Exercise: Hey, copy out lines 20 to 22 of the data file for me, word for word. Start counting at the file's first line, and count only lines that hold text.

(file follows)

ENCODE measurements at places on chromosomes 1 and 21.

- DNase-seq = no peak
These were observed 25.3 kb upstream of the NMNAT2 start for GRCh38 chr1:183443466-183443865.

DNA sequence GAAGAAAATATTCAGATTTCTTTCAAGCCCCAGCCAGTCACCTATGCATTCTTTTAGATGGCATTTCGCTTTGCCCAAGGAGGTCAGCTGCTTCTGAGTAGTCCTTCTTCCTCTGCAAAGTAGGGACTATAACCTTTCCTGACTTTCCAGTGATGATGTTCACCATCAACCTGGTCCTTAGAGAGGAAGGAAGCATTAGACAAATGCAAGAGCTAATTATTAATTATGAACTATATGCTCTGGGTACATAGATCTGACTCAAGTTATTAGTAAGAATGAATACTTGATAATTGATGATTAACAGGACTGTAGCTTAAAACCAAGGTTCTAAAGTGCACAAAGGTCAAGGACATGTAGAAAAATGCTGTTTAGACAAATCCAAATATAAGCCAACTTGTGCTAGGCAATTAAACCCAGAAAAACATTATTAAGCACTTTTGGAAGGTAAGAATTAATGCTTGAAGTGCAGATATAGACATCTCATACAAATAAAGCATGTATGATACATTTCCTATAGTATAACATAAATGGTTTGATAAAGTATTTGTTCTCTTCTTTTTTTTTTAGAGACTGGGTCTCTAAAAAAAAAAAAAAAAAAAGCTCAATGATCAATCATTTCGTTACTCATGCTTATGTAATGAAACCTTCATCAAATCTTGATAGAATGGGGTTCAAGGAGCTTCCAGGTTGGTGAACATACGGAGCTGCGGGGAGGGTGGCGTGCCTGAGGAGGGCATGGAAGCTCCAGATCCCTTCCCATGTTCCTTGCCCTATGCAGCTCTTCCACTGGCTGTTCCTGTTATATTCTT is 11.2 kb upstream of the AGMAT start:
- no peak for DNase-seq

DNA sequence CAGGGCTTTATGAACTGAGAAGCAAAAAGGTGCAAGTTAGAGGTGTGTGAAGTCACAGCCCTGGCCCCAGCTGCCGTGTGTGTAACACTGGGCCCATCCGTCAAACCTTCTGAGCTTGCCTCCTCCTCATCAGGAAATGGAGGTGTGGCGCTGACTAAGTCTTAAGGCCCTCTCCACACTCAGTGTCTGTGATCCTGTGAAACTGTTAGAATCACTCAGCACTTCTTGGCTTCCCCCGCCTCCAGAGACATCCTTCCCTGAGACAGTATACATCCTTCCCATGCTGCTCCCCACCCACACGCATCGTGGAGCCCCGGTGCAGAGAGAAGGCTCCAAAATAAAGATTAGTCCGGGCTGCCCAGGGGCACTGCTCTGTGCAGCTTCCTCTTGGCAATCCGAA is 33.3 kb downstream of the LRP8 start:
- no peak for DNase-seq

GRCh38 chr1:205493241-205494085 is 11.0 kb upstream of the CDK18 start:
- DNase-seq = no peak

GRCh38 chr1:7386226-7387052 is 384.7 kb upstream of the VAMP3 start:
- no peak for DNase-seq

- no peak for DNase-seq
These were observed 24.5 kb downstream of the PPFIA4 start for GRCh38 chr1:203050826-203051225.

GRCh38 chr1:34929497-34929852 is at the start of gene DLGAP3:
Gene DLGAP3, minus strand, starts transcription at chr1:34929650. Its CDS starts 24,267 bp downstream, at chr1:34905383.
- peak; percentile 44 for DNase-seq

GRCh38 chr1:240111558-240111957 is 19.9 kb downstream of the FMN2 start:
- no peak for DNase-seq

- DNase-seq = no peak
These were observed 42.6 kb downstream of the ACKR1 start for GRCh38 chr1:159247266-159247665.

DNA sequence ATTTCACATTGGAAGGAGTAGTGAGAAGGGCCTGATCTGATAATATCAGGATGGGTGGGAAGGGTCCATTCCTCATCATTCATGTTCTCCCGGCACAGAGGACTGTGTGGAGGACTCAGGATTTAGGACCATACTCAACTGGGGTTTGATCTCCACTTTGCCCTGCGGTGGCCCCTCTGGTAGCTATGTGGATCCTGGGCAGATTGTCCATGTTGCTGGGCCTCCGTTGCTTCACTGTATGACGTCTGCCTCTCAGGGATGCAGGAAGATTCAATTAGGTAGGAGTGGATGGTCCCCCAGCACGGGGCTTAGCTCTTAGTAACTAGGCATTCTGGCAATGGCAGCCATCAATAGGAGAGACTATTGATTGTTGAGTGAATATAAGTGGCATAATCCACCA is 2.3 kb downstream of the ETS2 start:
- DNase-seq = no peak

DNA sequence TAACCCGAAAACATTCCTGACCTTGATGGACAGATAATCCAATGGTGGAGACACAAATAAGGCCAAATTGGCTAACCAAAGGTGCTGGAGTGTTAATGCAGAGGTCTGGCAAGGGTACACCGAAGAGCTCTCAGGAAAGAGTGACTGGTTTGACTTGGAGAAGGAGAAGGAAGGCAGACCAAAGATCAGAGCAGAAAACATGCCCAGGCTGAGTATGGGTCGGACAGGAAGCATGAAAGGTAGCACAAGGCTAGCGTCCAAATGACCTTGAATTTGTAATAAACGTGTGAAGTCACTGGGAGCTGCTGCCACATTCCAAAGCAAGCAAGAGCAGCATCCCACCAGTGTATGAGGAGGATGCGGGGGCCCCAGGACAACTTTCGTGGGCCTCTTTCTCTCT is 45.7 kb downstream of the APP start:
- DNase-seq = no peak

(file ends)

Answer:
These were observed 42.6 kb downstream of the ACKR1 start for GRCh38 chr1:159247266-159247665.

DNA sequence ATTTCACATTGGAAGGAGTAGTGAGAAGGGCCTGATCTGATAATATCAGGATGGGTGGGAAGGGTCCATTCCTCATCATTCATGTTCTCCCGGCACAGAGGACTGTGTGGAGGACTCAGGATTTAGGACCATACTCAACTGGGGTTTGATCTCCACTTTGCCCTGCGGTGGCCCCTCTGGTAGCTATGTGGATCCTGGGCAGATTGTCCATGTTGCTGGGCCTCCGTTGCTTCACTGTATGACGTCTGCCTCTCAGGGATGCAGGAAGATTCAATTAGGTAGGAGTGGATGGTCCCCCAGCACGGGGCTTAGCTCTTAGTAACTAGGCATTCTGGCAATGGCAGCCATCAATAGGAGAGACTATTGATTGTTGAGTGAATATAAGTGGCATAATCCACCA is 2.3 kb downstream of the ETS2 start:
- DNase-seq = no peak